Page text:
- Who will be retiring/leaving soon?
- What would make these people stay? (retention strategies)
- Identify supply source of new recruits
- Identify competition for supply (in librarianship, is it IT? How do you make a job in libraries attractive to an IT type?)
- Job re-design. Pull it apart, call it something different.
Julie had a couple of very apt examples from her own practice. Apparently there is a shortage of plumbers in Australia, and a huge shortage of wannabe apprentice plumbers. Julie was commissioned by the plumbing sector to research why this should be. She questionnaired lots of apprentice plumbers and boys at high school, and found that many were turned off because "they didn't like to dig holes" and "they didn't like to get their hands dirty." Pretty fundamental to the job, you might think. But no, maybe there are opportunities to pull the trade of plumbing apart - give hole digging to the currently disengaged workers, and hand over skilled "finishing off" to the tradey.
Two other speakers coincidentally touched on the topic of libraries not necessarily being populated by librarians - Rivkah Sass inherited a library system that was top heavy with librarians checking out books; and Christine McKenzie from Yarra Plenty champions RFID and librarians getting around in the stacks helping customers (sounds pretty common sense these days doesn't it?), and also controversially promoted a library tech to branch manager over librarian candidates. Seems there might be parallels to the plumbers' plight for library workers too.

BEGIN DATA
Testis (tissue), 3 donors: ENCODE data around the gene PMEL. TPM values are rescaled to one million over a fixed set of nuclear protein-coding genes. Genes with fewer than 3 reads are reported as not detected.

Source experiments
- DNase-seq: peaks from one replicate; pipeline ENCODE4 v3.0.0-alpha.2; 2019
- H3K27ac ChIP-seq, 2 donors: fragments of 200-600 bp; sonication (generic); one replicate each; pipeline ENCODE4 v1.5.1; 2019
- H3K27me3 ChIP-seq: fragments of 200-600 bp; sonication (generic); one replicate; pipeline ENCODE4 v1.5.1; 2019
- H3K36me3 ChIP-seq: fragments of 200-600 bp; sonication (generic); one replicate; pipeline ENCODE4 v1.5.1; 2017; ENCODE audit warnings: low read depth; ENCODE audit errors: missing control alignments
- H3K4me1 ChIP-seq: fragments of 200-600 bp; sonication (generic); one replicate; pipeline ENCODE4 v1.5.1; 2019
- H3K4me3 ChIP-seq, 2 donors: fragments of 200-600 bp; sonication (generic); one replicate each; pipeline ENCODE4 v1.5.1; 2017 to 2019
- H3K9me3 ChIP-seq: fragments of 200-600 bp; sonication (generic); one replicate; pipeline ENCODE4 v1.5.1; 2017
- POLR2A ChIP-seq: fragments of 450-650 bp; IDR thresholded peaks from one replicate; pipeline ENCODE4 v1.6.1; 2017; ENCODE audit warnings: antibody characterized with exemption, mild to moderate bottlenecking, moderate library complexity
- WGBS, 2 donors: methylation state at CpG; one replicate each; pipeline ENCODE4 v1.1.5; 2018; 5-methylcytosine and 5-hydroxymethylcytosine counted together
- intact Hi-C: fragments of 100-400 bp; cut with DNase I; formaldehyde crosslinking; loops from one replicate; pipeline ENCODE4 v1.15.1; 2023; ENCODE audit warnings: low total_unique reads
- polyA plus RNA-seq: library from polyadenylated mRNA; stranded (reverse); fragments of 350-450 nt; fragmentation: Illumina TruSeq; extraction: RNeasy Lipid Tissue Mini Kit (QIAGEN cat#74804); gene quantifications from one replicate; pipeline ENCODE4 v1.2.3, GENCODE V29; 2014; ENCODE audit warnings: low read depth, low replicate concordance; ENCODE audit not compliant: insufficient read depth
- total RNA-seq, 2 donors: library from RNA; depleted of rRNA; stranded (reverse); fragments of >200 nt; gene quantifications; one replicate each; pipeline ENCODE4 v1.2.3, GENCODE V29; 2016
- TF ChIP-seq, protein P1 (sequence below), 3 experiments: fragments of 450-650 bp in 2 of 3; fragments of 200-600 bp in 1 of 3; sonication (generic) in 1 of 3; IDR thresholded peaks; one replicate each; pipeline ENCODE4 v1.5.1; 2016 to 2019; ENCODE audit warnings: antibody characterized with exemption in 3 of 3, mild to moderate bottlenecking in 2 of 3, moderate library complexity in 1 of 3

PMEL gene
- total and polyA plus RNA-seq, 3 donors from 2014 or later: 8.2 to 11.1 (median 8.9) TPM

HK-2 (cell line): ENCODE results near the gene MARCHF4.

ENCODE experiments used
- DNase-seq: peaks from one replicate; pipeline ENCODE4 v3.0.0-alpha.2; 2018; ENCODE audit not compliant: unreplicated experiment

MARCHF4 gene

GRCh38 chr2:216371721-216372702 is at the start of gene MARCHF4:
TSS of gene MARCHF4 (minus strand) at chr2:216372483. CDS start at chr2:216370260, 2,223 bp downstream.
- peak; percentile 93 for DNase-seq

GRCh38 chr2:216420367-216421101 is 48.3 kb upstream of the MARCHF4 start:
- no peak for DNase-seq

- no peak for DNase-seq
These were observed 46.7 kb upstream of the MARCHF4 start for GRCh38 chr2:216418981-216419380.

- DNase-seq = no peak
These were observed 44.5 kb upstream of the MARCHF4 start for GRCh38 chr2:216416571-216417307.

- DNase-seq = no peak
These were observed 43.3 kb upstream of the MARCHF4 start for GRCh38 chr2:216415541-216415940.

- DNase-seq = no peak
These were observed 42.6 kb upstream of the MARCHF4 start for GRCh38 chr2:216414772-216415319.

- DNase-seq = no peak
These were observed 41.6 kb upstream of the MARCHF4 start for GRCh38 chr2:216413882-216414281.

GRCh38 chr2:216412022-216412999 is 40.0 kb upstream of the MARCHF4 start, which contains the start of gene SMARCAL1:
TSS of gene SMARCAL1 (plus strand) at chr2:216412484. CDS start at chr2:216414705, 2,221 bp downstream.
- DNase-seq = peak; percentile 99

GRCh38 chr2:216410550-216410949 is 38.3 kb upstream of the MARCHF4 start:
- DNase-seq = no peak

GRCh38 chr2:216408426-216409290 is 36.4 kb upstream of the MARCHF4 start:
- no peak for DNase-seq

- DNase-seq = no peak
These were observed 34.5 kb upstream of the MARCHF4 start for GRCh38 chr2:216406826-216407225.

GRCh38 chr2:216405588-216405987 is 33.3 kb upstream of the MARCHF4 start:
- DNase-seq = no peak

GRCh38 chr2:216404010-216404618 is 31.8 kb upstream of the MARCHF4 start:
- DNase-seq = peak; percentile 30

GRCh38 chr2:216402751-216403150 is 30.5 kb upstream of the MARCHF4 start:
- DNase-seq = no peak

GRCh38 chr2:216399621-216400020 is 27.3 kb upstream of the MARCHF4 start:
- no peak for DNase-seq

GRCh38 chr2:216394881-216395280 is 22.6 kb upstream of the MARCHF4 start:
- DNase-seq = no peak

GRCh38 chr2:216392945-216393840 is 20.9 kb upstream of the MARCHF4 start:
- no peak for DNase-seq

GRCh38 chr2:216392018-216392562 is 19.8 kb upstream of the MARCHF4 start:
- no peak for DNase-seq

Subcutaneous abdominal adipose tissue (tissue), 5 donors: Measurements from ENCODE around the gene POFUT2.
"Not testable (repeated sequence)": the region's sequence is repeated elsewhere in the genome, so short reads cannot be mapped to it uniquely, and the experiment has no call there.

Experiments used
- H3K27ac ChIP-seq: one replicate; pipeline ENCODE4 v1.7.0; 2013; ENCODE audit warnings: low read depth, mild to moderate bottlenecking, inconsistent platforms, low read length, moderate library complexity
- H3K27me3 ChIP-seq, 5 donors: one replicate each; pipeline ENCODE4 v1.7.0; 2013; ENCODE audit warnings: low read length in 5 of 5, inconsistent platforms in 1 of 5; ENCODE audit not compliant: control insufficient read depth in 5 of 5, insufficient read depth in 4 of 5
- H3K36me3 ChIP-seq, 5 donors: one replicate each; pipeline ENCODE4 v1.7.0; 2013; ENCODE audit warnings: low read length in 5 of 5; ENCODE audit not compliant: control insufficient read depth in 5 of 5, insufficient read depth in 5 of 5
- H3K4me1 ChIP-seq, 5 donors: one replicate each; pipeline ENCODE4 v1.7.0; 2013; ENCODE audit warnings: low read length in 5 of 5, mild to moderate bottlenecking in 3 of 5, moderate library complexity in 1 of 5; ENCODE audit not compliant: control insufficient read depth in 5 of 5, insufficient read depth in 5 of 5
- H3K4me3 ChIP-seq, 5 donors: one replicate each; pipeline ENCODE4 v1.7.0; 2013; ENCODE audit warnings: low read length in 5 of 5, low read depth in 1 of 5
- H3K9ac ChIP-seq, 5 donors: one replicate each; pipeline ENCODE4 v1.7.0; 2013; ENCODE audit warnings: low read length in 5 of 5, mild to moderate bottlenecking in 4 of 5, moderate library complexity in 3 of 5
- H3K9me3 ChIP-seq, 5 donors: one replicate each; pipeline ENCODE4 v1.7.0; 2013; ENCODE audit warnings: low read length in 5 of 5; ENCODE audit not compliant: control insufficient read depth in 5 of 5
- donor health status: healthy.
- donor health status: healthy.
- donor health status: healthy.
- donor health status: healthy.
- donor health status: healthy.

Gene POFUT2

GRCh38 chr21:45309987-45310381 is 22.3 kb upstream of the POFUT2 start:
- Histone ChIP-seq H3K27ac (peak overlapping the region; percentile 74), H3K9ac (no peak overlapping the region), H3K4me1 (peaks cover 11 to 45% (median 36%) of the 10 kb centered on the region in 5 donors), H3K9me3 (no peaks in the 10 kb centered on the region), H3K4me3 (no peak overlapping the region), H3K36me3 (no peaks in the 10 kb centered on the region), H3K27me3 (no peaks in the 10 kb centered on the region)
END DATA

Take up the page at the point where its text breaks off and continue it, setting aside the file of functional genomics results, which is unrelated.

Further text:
Julie reminded us as a sector to be on the lookout for people going through 2nd or 3rd career changes, and tailoring pre-retirement jobs to pre-retirement aspirations eg part-time work, more time off, long periods of leave etc. She tells of an Australian bank's successful strategy of luring nurses with good people skills away from medical jobs.
Julie also identified some reasons (based on research) of why people leave jobs:
- Fatigue (note: NOT due to age)
The next speaker was Moira Deslandes from Volunteering South Australia. She pointed out that we use the terminology "use" volunteers, and this was all wrong - as Julie said before her, volunteers should be seen as a legitimate part of the library work force - and treated that way. Not that they should replace paid workers - but rather recognize that they require an investment of time and money to recruit, retain and reward, much the same as the paid workforce. Interestingly, research shows that only 5% of volunteers have been recruited due to paid media advertising - most volunteer because they have personal contact with another volunteer. Research shows that volunteers' main reasons for volunteering include: Help others; Personal satisfaction; and Something worthwhile. Apart from the traditional volunteer-ers, Moira pointed to a couple of potential non-traditional sources of volunteers: the grey nomads - sure they're only in your area for a short while, but they could still be a great resource (in my area we experience the annual migration for around 2-3 months each year of probably a couple of thousand "grey nomads" from cold old Vic to sunny Queensland - definitely potential there!!); and the rising phenomenon of the "corporates" - businesses who let their staff go off and volunteer for a few hours on work time, to show what good corporate citizens they are, and to give their staff extra skills and motivation. I'm trying to rack my brain as to what local businesses I could target, and to do what? in the library ...there must be something...